Net-a-Porter's digital chief on how brands can get up close and personal to consumers
A view from Sarah Watson

Net-a-Porter's digital chief on how brands can get up close and personal to consumers

Social networks can provide brands with a wealth of valuable insight, says Net-a-Porter's Sarah Watson.

What does it mean to get personal? Today, it is no longer good enough to broadly segment a customer by age or gender; now they want to be romanced and, most importantly, understood.

This requires brands to be attentive, and to listen. Only by truly understanding each nuance will we be able to pre-empt our customers’ desires and offer them relevant and personal product solutions in return.

Just under a year ago, we launched a social network, The Net Set. Building this was eye-opening and has presented us with a wealth of opportunity; the customer insight, data and behaviour trends alone are fascinating to see.

Micro-trends

This real-time insight into explosive micro-trends just wouldn’t be possible with traditional retail tools

Crucially, the social aspect allows our community to participate in this conversation, enabling us to identify micro-trends much earlier in the purchase funnel.

As an example of how this has already affected our business, there was an occasion when images of red Aquazzura Wild Thing shoes were uploaded by our users across the world. We were able to feed this information to the Net-a-Porter buyers, who immediately placed another order. Subsequently, the shoes sold out for a second time.

This real-time insight into explosive micro-trends just wouldn’t be possible with traditional retail tools. We were able to provide our customers with the shoes, but, in turn, we helped propel one brand’s sales. We see this feeding into every aspect of our business, from marketing campaigns to our buying strategy.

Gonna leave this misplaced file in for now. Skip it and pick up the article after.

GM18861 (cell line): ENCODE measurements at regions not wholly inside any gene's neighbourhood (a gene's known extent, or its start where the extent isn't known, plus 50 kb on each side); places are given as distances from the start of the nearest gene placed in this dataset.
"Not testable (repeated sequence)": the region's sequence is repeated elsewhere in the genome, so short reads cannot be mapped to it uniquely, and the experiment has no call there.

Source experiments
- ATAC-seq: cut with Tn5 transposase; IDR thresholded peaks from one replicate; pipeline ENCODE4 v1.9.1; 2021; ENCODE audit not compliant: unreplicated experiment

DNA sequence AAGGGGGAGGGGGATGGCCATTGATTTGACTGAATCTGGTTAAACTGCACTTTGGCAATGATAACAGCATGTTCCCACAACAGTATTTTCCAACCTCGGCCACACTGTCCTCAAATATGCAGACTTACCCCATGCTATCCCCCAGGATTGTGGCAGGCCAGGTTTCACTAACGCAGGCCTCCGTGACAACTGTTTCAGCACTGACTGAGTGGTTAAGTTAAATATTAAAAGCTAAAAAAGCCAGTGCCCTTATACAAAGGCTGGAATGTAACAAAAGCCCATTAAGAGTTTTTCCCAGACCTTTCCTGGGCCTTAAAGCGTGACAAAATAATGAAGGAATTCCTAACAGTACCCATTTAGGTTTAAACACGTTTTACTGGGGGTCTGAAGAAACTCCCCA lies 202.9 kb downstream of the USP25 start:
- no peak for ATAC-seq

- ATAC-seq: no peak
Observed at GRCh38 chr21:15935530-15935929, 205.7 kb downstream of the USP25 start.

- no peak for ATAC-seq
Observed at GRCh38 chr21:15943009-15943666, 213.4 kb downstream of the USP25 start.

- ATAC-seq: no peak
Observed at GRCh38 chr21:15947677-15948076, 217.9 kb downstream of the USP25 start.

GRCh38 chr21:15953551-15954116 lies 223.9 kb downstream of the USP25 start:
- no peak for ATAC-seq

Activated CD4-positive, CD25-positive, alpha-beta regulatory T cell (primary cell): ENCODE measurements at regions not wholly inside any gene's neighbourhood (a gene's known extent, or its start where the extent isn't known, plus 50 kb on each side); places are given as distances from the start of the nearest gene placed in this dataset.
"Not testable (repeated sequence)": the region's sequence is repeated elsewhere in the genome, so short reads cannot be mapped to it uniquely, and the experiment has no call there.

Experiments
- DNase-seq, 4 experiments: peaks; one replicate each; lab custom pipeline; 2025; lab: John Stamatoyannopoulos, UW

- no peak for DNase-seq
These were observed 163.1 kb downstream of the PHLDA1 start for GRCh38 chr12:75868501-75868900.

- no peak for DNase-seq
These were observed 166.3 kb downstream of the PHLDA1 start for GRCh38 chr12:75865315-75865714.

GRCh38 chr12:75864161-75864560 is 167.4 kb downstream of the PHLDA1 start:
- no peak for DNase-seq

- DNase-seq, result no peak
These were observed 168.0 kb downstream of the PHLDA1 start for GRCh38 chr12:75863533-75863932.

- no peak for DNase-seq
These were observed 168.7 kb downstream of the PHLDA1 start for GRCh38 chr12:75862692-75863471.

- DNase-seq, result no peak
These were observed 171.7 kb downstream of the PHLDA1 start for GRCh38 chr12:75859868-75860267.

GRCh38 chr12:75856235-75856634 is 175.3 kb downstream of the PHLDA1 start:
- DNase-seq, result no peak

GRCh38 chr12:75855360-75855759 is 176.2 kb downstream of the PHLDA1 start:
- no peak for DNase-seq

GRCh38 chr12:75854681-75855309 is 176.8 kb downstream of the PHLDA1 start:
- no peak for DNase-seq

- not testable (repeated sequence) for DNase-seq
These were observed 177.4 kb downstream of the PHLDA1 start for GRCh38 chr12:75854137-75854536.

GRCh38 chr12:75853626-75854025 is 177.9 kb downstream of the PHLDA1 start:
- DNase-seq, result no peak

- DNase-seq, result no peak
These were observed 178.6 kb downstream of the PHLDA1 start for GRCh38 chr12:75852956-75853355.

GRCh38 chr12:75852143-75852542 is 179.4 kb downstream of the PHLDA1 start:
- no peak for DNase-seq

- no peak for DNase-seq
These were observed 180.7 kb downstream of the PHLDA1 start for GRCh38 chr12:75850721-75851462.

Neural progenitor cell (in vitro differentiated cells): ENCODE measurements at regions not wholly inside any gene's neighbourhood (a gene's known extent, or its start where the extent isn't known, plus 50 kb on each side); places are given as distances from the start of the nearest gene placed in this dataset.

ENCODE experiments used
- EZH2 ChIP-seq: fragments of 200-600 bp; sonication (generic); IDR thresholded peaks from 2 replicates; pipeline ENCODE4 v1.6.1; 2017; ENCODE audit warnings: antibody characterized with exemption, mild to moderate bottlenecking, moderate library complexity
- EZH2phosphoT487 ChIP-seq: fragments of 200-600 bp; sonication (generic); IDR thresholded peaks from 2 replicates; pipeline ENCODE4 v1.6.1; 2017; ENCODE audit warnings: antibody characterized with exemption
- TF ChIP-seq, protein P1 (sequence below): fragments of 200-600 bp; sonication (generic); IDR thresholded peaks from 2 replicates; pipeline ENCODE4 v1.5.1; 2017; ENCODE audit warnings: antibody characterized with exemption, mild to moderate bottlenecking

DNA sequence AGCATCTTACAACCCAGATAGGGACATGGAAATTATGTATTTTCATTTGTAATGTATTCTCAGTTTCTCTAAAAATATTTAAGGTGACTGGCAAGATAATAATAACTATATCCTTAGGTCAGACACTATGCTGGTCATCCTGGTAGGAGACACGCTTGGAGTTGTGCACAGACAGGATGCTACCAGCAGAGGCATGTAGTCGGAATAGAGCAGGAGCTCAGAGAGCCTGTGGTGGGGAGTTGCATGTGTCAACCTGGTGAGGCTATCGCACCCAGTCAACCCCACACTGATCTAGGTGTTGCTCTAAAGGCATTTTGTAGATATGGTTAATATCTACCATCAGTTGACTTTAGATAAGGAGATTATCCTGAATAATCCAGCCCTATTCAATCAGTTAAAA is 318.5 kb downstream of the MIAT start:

More than 54,000 photos have been uploaded to The Net Set so far, and the platform provides us with a live global feed of what 110,000 women are loving, sharing and buying. With more than 1m interactions in our first six months, the social network enables us to keep abreast of current trends and those that are just about to take off, allowing us to tailor our campaigns and marketing strategies accordingly.

Seasonless shopping

One message that stands out, above all, is that we are now in an age of seasonless shopping. The average luxury consumer goes on five holidays a year; from business trips and weekends away, to exotic, far-flung adventures. In this age of extensive travel, the distinction between seasons has blurred; our customers are just as likely to buy a bikini in March as in August, and we’ve seen that they are sharing photos of their new beachwear in January and comfy knitwear in June, while posting about what to wear for a trip to Moscow and packing for a quick stopover in Istanbul en route. The Net Set has allowed us to quantify the theory of the trans-seasonal customer by serving as the ultimate social-listening tool.

Such global, social-commerce platforms disrupt the antiquated funnel of targeting by country to offer a real-time feed of relevant, personalised product to a community, regardless of their location, especially as we know they won’t be in one place for too long.